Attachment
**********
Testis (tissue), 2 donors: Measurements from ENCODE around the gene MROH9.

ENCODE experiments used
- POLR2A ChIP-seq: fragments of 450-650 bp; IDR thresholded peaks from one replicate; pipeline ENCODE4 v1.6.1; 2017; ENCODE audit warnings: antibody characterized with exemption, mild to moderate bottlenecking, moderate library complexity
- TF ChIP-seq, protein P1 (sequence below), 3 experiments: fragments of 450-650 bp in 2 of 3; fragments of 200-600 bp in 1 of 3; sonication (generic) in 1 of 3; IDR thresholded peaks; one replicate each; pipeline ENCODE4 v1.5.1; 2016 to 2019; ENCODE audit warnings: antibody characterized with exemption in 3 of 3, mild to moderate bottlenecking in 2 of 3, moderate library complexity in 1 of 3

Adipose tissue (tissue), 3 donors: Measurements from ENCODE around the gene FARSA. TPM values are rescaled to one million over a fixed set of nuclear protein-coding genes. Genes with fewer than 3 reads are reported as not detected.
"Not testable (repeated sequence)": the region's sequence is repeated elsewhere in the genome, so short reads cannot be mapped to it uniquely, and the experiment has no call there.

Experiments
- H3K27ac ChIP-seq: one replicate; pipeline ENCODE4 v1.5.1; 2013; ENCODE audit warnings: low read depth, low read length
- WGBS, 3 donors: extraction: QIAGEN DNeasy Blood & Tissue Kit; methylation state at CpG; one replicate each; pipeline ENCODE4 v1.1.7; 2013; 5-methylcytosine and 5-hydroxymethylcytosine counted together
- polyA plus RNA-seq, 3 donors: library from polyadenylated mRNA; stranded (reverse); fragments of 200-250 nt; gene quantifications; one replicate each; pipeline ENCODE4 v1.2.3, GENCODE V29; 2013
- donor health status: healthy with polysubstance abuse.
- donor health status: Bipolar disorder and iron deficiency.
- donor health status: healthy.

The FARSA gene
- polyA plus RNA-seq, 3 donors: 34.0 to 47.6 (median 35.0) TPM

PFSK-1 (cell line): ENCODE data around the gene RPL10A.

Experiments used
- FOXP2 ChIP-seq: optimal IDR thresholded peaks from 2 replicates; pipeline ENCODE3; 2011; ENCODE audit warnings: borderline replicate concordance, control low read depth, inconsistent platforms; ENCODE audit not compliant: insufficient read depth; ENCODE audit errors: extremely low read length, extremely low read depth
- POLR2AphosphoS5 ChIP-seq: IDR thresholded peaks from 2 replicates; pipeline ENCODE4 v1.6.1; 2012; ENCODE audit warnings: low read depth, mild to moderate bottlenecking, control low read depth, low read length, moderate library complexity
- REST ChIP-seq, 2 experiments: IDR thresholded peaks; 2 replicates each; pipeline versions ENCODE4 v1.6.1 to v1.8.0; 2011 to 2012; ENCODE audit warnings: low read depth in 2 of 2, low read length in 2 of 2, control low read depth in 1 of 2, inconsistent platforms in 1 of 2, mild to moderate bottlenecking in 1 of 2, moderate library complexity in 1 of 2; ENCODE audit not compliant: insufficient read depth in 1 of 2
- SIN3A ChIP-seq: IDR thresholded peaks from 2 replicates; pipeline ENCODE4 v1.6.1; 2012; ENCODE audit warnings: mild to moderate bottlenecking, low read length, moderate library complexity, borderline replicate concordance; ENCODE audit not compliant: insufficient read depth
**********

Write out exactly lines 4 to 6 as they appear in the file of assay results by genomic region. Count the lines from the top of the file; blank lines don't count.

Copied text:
- TF ChIP-seq, protein P1 (sequence below), 3 experiments: fragments of 450-650 bp in 2 of 3; fragments of 200-600 bp in 1 of 3; sonication (generic) in 1 of 3; IDR thresholded peaks; one replicate each; pipeline ENCODE4 v1.5.1; 2016 to 2019; ENCODE audit warnings: antibody characterized with exemption in 3 of 3, mild to moderate bottlenecking in 2 of 3, moderate library complexity in 1 of 3

Adipose tissue (tissue), 3 donors: Measurements from ENCODE around the gene FARSA. TPM values are rescaled to one million over a fixed set of nuclear protein-coding genes. Genes with fewer than 3 reads are reported as not detected.
"Not testable (repeated sequence)": the region's sequence is repeated elsewhere in the genome, so short reads cannot be mapped to it uniquely, and the experiment has no call there.